Climate change is already affecting the Caribbean. But there is concern that a gap still exists between what the region’s leaders are saying about the issue and what residents believe.
Climate change has brought with it many challenges for the people of Antigua and Barbuda.
“Sometimes we have too much water, which washes everything away,” Cecilia Joseph, originally from Haiti, said in heavily accented Spanish while pulling up a ñame root (a kind of yam) on her farm in the municipality of Santo Domingo Norte in the Dominican Republic.
Jimmi Jones and wife Sandra Lee’s fish farm in Belize City is unique. His fish tanks supply water and nutrients for his vegetable garden needs and the plants filter the water that is recycled back to the tanks.
Suriname’s coastline is eroding so quickly scientists predict the country’s maze of mangroves could disappear in just 30 years unless there is urgent action on climate change.
Horace Walters has made the 6,903km journey from his native St. Lucia to Paris to deliver a simple, yet urgent message to the international community.
Antiguan Veronica Yearwood no longer panics when she hears that the rainfall forecast for the tiny Caribbean island is again lower than average rainfall.
Mrs Doodnauth is being interviewed about the fact that the effects of climate change are what led the family to abandon their home and farmlands in the Mahaica Creek and relocate to an area identified by the authorities. She was clear climate change was not the reason.- “And what’s the reason?”
Residents of Rocky Point, a sleepy fishing village on Jamaica’s south coast, woke up one July morning this year to flooded streets and yards. The sea had washed some 200 metres inland, flooding drains and leaving knee-deep water on the streets and inside people’s home, a result of high tides and windy conditions.
In the Caribbean, some women find themselves on the frontline with the battle to mitigate climate change. Meet Dr. Krystal Cox. She is one of three girls who all studied medicine and got medical degrees.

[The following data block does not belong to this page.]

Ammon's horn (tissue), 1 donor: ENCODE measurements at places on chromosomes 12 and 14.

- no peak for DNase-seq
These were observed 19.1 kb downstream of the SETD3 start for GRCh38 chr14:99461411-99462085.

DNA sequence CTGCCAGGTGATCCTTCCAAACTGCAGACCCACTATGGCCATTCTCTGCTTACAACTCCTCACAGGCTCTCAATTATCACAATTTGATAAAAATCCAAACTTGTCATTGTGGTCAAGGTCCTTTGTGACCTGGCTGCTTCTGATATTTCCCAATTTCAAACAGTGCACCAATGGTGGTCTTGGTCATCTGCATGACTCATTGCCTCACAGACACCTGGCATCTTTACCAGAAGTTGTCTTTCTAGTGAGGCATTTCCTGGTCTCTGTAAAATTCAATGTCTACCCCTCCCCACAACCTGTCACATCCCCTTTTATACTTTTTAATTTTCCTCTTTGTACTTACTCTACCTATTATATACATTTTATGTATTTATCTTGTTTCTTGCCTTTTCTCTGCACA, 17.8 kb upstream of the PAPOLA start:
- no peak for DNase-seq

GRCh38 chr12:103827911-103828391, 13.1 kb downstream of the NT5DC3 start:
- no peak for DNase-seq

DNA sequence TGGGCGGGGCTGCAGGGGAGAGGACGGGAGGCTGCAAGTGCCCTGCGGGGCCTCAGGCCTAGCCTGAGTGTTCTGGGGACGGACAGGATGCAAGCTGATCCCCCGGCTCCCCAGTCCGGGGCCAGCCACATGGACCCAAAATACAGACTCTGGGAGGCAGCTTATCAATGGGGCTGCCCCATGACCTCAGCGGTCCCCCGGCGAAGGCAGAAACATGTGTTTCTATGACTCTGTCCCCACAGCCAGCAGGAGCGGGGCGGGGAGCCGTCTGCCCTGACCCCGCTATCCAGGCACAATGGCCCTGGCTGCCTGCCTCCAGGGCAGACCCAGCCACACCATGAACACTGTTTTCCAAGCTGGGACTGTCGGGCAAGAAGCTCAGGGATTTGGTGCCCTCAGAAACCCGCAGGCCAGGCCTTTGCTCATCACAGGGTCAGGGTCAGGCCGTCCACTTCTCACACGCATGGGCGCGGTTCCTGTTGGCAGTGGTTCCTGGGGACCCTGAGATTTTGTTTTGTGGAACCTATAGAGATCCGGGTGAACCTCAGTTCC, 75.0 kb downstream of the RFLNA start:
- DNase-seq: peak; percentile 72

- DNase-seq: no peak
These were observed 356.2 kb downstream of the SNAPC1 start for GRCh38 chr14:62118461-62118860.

As unusually heavy rainfall battered Trinidad's east coast a year ago, a lagoon here was overwhelmed, flooding a major access road to the island’s south-eastern communities. As the flood waters poured over Manzanilla beach, they washed sand away, caved in sections of road and collapsed a seawall at a tourist beach facility. Further damages were also incurred with the flooding of homes and agricultural plots.
Negotiators from the 15-member Caribbean Community (CARICOM) are intent on striking a deal to keep the global temperature rise at 1.5 degrees of pre-industrial levels, but many fear that a 10-year-old agreement to buy cheap petroleum from Venezuela puts their discussions in jeopardy.
This past summer Jamaicans sweltered through their third consecutive year of reduced rainfall resulting in wild fires, a crop-killing drought and daily water cuts.
Climate change represents a clear and growing threat to food security in the Caribbean with differing rainfall patterns, water scarcity, heat stress and increased climatic variability making it difficult for farmers to meet demand for crops and livestock.
For decades, the countries of Central America have borne the heavy impact of extreme climate phenomena like hurricanes and severe drought. Now, six of them are demanding that the entire planet recognise their climate vulnerability.